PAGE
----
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Zoom ‘Lied,’ Faces Criticism for Newly Discovered Lax Security Practices

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Deception

… varying opinions as to whether companies should ban the use of the service.

“Zoom security stuff is awful and this will just get worse,” said Ben Johnson, founder and CEO of managed services provider Liberty Technology.

Peter Fidler, president of WCA Technologies in New York City, said he wasn’t impressed with Zoom’s original response last week.

“I think Zoom’s response fell short,” Fidler said. “Their onboarding should have included a getting started security guide. They knew they were not selling subscriptions to the enterprise.”

Fidler acknowledged customers have ramped up on the use of Zoom.

“They could probably use [Microsoft] Teams but they are more comfortable with Zoom,” he said.

Indeed, many organizations have gravitated to Zoom. Why? Because it is easy for non-technical people to set up a meeting and use the service. Critics argue it is that ease of use that has resulted in weaker default security settings. Zoom’s subscriber base has jumped from 10 million users at the beginning of this year to 200 million, or 20x, in the wake of COVID-19.

“That’s some explosive growth,” according to a blog by Scott Gombar, owner of NwajTech, an MSP in Meriden, Connecticut. “Zoom’s platform has remained stable throughout.”

Zoom’s Security Changes

Zoom also announced changes that will require passwords for all users of the service, which includes instant meetings and those dialing in by phone. Zoom also is automatically enabling the waiting room feature, allowing moderators to control who can joining a meeting.

Gombar, who posted 12 tips on April 4 outlining how to hold more secure Zoom meetings, noted some of the security issues, but said he remains confident in Yuan.

“Essentially, he explained that the recent growing pains contributed to the vulnerabilities and challenges,” Gombar noted. “He was very transparent with what has been done and what they will do going forward.”

The blame shouldn’t fall squarely on Zoom, he added. It also rests on businesses and consumers who use the platform.

“Security is everybody’s responsibility, and until everybody takes it seriously, these things will continue to happen,” Gombar noted. “I attended five meetings over Zoom last week. Three of them did not have a password on them.”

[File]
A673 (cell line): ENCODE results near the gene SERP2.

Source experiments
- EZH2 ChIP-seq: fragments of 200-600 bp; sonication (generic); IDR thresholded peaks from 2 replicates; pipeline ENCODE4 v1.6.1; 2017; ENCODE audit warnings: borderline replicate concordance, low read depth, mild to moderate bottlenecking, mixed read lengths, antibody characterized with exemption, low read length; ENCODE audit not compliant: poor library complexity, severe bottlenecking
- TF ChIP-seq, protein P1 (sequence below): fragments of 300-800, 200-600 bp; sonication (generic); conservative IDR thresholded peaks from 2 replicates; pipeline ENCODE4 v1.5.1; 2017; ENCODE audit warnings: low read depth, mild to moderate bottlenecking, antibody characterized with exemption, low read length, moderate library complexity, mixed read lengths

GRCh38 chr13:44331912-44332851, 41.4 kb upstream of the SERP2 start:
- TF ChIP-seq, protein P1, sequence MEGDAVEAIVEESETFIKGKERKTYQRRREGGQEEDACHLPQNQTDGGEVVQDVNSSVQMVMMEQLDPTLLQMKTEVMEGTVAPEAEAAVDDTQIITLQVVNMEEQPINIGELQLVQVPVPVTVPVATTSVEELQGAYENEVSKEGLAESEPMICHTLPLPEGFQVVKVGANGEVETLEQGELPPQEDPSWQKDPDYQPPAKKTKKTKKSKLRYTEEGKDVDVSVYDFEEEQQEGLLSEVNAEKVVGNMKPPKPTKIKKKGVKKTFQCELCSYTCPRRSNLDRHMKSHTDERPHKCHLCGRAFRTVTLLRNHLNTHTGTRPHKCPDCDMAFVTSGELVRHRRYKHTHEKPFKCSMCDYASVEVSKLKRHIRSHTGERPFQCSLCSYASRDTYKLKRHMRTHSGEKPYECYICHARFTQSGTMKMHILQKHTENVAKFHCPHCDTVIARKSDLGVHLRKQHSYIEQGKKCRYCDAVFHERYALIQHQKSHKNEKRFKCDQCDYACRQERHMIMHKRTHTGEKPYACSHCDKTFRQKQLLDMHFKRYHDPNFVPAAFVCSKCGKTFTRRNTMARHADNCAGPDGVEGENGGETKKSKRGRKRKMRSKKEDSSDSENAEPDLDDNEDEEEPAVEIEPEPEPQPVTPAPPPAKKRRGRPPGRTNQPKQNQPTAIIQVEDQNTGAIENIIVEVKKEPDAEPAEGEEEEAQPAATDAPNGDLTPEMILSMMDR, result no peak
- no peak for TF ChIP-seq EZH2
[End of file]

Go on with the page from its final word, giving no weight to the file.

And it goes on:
As reports pointing to Zoom’s lax security practices have widened, Gomar acknowledged it has raised eyebrows among some clients.

“Most clients are sticking with Zoom, but a few have opted to use MS Teams/Skype for Business,” he noted. “A few therapists have used Facetime for telehealth.”

Melvin Foo, owner of PC Ninja, a provider of IT services to small businesses in Wyomissing, Pennsylvania, said he would continue to recommend it for smaller organizations, now that Zoom has said it will allow conference moderators to control who can access a meeting and require the use of passwords.

“I think it’s kind of blown out of proportion from that standpoint,” he said.

But Foo said he would steer clients from Zoom if they plan to discuss confidential matters.

“In those cases, I would suggest using another solution,” he said.

Kevin Kieller, co-founder and lead strategist at EnableUC, a technical consulting firm, believes Teams is a better solution, but disagreed that Zoom is sidestepping the issues that have surfaced.

“I believe Zoom as an organization is taking security issues seriously and is being quite transparent in addressing these concerns,” Kieller said. “Many organizations are allowing Zoom use for nonconfidential meetings, like social gatherings, where the 7×7 tile display is appreciated but is requiring a more secure option, such as Microsoft Teams, for any meeting that is discussing sensitive information.”

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